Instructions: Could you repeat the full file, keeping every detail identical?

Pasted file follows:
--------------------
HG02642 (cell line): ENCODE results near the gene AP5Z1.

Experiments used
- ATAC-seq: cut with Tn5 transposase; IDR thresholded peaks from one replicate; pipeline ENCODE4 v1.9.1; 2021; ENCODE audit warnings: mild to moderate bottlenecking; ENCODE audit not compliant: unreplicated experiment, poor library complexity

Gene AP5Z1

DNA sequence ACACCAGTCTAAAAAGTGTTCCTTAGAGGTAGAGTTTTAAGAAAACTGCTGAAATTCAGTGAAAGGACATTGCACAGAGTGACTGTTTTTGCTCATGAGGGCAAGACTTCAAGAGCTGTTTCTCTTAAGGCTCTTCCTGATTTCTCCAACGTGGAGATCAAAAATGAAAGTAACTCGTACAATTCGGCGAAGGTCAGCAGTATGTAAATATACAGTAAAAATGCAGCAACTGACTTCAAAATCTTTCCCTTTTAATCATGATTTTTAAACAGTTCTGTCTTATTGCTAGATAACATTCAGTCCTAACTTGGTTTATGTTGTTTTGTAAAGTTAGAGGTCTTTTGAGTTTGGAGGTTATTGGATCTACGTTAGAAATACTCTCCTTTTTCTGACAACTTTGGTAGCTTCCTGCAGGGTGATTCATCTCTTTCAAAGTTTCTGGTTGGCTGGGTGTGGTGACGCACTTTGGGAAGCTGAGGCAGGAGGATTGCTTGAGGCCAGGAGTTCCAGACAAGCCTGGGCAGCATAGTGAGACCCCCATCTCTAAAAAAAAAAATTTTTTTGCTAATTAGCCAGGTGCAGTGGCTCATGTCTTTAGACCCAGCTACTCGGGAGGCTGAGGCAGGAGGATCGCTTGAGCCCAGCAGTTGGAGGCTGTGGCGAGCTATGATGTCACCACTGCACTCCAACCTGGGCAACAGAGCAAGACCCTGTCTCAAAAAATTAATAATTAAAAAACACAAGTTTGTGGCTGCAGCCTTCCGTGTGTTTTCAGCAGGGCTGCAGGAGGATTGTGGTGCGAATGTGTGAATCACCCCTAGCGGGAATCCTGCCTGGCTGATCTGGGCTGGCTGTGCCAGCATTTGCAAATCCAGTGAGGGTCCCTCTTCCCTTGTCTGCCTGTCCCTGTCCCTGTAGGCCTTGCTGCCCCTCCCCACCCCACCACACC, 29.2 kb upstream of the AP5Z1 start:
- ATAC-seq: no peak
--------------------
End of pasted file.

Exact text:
HG02642 (cell line): ENCODE results near the gene AP5Z1.

Experiments used
- ATAC-seq: cut with Tn5 transposase; IDR thresholded peaks from one replicate; pipeline ENCODE4 v1.9.1; 2021; ENCODE audit warnings: mild to moderate bottlenecking; ENCODE audit not compliant: unreplicated experiment, poor library complexity

Gene AP5Z1

DNA sequence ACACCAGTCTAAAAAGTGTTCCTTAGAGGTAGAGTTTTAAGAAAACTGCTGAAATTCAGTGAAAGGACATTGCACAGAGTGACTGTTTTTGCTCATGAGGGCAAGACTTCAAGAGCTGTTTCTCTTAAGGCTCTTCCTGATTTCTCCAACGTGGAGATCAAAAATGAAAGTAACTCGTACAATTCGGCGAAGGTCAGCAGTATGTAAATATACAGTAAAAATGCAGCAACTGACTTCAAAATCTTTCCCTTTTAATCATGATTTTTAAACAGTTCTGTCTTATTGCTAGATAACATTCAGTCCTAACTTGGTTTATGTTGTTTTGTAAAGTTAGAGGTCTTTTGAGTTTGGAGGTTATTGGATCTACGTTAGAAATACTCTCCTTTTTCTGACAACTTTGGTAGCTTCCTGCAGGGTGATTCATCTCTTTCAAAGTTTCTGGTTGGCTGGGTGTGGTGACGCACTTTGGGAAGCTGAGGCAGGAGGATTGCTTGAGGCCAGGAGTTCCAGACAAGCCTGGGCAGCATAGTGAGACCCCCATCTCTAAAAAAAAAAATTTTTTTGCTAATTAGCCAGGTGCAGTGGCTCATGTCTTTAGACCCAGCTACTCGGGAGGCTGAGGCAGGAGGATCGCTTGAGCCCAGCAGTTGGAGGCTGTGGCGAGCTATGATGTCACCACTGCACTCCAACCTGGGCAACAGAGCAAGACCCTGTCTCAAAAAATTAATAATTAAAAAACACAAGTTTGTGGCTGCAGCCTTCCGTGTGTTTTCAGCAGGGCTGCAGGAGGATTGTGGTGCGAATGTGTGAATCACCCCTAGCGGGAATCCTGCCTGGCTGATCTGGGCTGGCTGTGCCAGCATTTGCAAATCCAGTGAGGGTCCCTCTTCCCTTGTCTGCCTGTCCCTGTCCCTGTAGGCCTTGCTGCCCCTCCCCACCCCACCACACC, 29.2 kb upstream of the AP5Z1 start:
- ATAC-seq: no peak